One Remote to Beat Them All?

From the floor of CES this year, the single most interesting item to me so far is Logitech’s new Harmony One remote. After years of industrial design mis-steps, it appears that the Harmony line is back on track with this great new device. It looks great, it feels great, and, from my initial hands-on experience, it seems to remedy every annoying quirk I’ve disliked in recent models. Expect it in stores this February and expect to hear more about it from me.

My Macworld Predictions

As I’m packing to leave for CES, I thought I’d jump ahead a little and throw my chips on the table with my own predictions for Macworld announcements. Yes, you read it right–not CES…Macworld. Here’s what I think we’ll see this year at Macworld:

  • Microsoft Office 2008 for Mac releases
  • New features for existing iPhones and discussion about the iPhone SDK
  • No announcements of new iPhones, except possibly for added memory for the existing line
  • No new iPod devices
  • New life for Apple TV with movie rentals through iTunes and other new capabilities
  • A new addition and form factor added to the Mac computer line

OK, granted, some of these are no-brainers (e.g., Office is releasing on 1/15), but hey…I aught to get some of them right!

NBC and the Business of TV Downloads

Apparently, NBC Universal thinks that consumers should pay more than the going rate of $1.99 per episode to download single episodes of television shows…as much as $4.99!

Ha ha ha ha ha ha ha ha. HA ha ha ha ha ha ha ha. HA HA HA HA HA HA HA HA!

Wow…they just really don’t get it, do they?

What’s Next for Apple TV?

Now that I’m used to surfing through YouTube videos on the television with my remote, I have to wonder: what’s next on the horizon for Apple TV?

I’ve been a fan (and owner) of Apple TV since its introduction earlier this year. Just as the iPod completely changed how I consume media while commuting, at work, and on travel, Apple TV has transformed video viewing habits in my home. Apple TV makes iTunes a more viable option for buying movies and episodic television shows, but it also brings Internet video to my TV and remote. I hate sitting in front of my PC to watch video content, which only leaves air travel and car waiting time for catching up on Ask A Ninja, MacBreak, and other Internet short-form content. But with Apple TV, my Internet video subscriptions are in my Den, up-to-date, waiting for my enjoyment. Apple TV and iTunes sync automatically through my home network; it all happens seamlessly and invisibly. And with iTunes’ ability to note and share my last play position for video content, I can pick up where I left off if I want to finish watching a TV show in another room or catch the end of the movie on my morning flight.

Is Apple TV everything I want it to be? No. Will it be? Maybe. With this device, Apple has created a platform that it can expand with both hardware and software. Happily, the signs point to just that plan. A few months ago, Apple released a new Apple TV model that bumps its introductory local storage capacity of 40GB up to 160GB. Now we’re talking about some decent room for video content. Shortly thereafter, Apple introduced YouTube on Apple TV. It’s a good start, but hopefully it’s just that: a start.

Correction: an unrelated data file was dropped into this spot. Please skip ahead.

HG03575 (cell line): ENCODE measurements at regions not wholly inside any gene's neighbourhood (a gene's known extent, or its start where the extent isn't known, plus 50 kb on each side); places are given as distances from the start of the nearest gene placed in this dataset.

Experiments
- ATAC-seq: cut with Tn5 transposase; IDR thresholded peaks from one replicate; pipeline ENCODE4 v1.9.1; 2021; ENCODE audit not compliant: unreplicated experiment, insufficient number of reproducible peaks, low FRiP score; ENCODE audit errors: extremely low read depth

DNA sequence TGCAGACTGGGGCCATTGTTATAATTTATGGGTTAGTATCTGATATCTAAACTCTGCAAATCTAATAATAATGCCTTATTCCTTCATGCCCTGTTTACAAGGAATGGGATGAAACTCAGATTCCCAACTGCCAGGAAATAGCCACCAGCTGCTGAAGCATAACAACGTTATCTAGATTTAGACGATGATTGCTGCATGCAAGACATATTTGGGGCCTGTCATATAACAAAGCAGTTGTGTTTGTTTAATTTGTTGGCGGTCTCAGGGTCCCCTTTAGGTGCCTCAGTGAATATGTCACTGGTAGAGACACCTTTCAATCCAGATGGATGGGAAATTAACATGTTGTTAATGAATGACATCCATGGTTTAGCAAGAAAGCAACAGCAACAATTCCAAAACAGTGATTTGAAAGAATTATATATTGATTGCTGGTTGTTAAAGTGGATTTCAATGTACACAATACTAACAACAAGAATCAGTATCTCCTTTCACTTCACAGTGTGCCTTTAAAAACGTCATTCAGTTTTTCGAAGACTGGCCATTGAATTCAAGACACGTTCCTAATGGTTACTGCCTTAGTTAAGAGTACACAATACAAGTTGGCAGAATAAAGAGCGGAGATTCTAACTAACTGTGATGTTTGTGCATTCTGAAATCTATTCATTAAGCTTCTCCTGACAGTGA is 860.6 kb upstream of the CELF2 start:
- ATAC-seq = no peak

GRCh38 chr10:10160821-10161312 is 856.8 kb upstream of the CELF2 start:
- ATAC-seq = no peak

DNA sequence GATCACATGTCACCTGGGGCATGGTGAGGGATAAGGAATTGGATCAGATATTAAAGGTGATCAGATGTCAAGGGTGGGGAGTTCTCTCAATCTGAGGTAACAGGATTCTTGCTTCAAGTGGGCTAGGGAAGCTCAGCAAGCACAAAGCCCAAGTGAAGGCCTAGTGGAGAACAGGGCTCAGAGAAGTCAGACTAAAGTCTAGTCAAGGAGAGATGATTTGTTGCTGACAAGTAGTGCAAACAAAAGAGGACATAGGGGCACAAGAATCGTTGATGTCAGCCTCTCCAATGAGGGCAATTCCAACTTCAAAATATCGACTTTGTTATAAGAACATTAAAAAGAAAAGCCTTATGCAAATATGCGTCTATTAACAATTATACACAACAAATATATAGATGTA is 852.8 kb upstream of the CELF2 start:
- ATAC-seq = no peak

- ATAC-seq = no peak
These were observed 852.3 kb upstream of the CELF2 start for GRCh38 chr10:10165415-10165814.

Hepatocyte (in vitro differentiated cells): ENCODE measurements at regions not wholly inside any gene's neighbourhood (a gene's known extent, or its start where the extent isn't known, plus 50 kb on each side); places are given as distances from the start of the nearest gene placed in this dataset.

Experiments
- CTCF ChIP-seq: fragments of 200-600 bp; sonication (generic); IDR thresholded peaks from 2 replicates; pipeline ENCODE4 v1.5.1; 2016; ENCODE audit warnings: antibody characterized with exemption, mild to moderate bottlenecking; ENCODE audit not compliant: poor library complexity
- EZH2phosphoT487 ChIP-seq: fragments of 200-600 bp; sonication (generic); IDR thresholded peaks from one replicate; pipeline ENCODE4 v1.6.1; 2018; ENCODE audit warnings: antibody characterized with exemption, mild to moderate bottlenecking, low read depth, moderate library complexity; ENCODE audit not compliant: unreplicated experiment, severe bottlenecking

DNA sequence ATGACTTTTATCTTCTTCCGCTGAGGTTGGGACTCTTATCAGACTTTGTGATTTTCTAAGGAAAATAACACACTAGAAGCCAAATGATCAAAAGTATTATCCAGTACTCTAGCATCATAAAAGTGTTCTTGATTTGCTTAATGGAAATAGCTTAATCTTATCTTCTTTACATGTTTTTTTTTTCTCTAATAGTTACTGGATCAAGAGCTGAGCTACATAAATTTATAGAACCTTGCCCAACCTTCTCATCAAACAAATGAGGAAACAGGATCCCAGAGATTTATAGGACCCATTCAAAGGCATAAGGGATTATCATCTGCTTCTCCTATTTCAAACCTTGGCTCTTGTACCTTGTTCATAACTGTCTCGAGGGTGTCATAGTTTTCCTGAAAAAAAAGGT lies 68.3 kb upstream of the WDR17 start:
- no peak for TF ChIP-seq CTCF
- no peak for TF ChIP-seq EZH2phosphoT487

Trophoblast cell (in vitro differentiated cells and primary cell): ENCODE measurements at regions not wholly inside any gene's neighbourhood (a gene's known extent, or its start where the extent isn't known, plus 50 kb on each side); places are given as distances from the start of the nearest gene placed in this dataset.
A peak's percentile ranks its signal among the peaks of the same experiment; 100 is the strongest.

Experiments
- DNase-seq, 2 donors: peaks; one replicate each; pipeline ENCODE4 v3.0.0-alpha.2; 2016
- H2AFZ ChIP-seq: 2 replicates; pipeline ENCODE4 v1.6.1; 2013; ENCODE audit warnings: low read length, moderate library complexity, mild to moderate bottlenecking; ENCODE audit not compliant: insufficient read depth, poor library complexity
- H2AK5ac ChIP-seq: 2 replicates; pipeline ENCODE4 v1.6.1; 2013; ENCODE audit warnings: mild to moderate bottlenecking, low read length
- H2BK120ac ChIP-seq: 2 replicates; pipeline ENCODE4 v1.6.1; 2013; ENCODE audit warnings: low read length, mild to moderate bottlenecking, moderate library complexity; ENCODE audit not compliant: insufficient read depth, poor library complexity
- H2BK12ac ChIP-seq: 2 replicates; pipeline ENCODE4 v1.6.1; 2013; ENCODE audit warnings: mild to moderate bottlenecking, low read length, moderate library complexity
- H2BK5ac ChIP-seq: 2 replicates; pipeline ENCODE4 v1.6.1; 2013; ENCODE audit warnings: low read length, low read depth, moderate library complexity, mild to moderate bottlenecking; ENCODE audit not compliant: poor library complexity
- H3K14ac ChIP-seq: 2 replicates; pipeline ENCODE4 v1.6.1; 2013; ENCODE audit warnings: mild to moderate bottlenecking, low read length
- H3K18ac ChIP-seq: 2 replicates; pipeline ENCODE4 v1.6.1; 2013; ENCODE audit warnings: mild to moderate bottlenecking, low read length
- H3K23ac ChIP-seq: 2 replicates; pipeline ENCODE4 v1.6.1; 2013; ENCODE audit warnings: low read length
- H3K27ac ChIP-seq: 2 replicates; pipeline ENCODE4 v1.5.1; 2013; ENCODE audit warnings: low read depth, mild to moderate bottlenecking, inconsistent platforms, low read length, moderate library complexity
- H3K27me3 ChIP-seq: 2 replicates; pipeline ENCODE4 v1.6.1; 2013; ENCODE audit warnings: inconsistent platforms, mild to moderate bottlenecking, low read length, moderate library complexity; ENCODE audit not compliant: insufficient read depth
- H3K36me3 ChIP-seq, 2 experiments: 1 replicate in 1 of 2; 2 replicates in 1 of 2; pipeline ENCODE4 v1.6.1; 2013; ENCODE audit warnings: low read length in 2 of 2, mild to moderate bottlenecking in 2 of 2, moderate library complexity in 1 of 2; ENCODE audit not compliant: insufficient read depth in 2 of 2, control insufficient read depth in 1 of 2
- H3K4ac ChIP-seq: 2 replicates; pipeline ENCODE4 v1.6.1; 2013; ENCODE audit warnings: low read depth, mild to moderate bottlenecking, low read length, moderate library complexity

What’s next? Here are some options I hope that Apple is considering:

iTunesHD. Apple TV has the ability to deliver high definition video and multi-channel sound to your television, but where is the content? While the Xbox Marketplace is offering movies for paid download in 720p, movies on iTunes are still limited to sub-DVD quality. I’m hoping we’ll see high definition movies and TV shows for purchase through iTunes before the end of the year.

iClick&Buy. Just how much can I do with that tiny little remote? Not enough. Yet. I’d argue that I should be able to browse and purchase content on the iTunes Store right from my sofa. Apple could take iTunes Top Movies and similar features on the Apple TV to a new level with just one little option: Buy this Movie.

Appleflix. Netflix and TiVo never managed to get it together, but why not go for the same effect with Apple TV? The Apple TV is the ultimate device for PPV content – be it movie rentals or special programming. Its iTunes Top Movies and Theatrical Trailers features demonstrate that direct-to-device streamed content is already possible, and much of the back-end storefront architecture is in place today to support iTunes.

iDVR. With added capacity and a software update, the Apple TV could be the perfect platform for a completely new type of flexible DVR solution. Stackable, add-on components that share the Apple TV’s footprint could deliver channel-specific single and multi-tuner cable, satellite, or IPTV content right to the device for real-time or shifted viewing. How do you get your TV: DirecTV? CableCard? Digital cable/QAM? With swappable TV modules, it wouldn’t matter. This kind of solution could make Apple TV the first fully-integrated provider-independent DVR. If nothing else, I’d love to see the UI they’d create for a TV programming guide.

So that’s what I hope to see out of Apple over the next year or so for Apple TV. Clearly, Apple has been heavily focused on the iPhone and the Mac hardware and software updates recently. My hope is that they’ll come up for some air when Leopard goes to market and focus their creativity on the largely unrealized potential of this new entertainment platform.